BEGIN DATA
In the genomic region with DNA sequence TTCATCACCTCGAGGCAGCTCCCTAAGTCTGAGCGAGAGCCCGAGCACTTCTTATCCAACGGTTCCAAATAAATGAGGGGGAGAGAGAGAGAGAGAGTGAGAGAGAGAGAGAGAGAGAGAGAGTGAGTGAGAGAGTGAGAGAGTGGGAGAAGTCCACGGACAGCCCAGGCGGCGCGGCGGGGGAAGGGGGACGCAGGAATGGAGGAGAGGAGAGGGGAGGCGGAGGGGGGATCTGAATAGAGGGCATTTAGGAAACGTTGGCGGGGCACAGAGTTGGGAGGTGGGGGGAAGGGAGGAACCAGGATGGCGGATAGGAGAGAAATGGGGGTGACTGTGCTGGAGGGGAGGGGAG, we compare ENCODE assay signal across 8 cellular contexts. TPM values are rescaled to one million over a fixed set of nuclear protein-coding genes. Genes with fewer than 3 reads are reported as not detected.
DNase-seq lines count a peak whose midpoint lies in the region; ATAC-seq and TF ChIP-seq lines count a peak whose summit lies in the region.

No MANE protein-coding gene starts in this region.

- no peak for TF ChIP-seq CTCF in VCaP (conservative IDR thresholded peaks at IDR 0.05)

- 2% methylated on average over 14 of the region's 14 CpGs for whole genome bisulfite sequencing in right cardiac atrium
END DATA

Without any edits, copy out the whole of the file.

In the genomic region with DNA sequence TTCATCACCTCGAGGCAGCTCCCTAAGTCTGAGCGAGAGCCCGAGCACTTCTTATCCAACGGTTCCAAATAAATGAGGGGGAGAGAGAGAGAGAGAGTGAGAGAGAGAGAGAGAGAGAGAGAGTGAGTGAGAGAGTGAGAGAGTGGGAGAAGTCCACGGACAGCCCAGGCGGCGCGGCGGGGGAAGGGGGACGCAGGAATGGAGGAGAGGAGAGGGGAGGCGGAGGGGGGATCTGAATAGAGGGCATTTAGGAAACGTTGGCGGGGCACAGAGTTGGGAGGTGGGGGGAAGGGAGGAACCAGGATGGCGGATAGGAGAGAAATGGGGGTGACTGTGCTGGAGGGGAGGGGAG, we compare ENCODE assay signal across 8 cellular contexts. TPM values are rescaled to one million over a fixed set of nuclear protein-coding genes. Genes with fewer than 3 reads are reported as not detected.
DNase-seq lines count a peak whose midpoint lies in the region; ATAC-seq and TF ChIP-seq lines count a peak whose summit lies in the region.

No MANE protein-coding gene starts in this region.

- no peak for TF ChIP-seq CTCF in VCaP (conservative IDR thresholded peaks at IDR 0.05)

- 2% methylated on average over 14 of the region's 14 CpGs for whole genome bisulfite sequencing in right cardiac atrium